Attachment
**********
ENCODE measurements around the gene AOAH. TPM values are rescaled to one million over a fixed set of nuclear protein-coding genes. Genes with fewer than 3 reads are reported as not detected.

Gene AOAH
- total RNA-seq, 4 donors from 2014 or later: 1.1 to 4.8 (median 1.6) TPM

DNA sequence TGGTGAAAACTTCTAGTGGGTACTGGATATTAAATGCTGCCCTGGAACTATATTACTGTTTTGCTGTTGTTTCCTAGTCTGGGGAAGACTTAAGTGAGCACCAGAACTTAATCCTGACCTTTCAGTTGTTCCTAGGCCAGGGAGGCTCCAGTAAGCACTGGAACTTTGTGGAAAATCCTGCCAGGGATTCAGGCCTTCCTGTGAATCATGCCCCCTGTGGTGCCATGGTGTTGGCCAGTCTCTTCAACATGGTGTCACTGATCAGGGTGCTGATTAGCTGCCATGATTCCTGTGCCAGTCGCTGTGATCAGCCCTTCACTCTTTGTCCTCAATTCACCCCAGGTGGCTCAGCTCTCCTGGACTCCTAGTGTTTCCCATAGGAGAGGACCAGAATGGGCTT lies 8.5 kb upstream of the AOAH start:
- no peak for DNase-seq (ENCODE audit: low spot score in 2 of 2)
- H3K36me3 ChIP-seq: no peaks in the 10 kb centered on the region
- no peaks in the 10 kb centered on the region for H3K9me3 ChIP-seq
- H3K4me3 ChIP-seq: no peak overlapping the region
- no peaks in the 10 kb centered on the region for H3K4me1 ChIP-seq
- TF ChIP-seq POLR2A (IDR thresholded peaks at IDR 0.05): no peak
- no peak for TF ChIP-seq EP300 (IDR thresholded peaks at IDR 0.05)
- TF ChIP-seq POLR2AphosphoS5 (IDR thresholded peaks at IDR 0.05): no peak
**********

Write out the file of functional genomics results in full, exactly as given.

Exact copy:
ENCODE measurements around the gene AOAH. TPM values are rescaled to one million over a fixed set of nuclear protein-coding genes. Genes with fewer than 3 reads are reported as not detected.

Gene AOAH
- total RNA-seq, 4 donors from 2014 or later: 1.1 to 4.8 (median 1.6) TPM

DNA sequence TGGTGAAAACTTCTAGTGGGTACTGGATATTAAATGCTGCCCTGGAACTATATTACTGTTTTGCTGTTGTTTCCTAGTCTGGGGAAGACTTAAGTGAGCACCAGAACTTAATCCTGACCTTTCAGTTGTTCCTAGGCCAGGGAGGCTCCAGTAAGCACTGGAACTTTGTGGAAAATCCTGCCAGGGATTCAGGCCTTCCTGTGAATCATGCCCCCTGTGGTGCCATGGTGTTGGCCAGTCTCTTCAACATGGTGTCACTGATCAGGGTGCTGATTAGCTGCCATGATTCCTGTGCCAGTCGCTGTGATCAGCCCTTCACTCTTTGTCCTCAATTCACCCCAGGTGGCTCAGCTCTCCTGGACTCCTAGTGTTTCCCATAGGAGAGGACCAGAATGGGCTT lies 8.5 kb upstream of the AOAH start:
- no peak for DNase-seq (ENCODE audit: low spot score in 2 of 2)
- H3K36me3 ChIP-seq: no peaks in the 10 kb centered on the region
- no peaks in the 10 kb centered on the region for H3K9me3 ChIP-seq
- H3K4me3 ChIP-seq: no peak overlapping the region
- no peaks in the 10 kb centered on the region for H3K4me1 ChIP-seq
- TF ChIP-seq POLR2A (IDR thresholded peaks at IDR 0.05): no peak
- no peak for TF ChIP-seq EP300 (IDR thresholded peaks at IDR 0.05)
- TF ChIP-seq POLR2AphosphoS5 (IDR thresholded peaks at IDR 0.05): no peak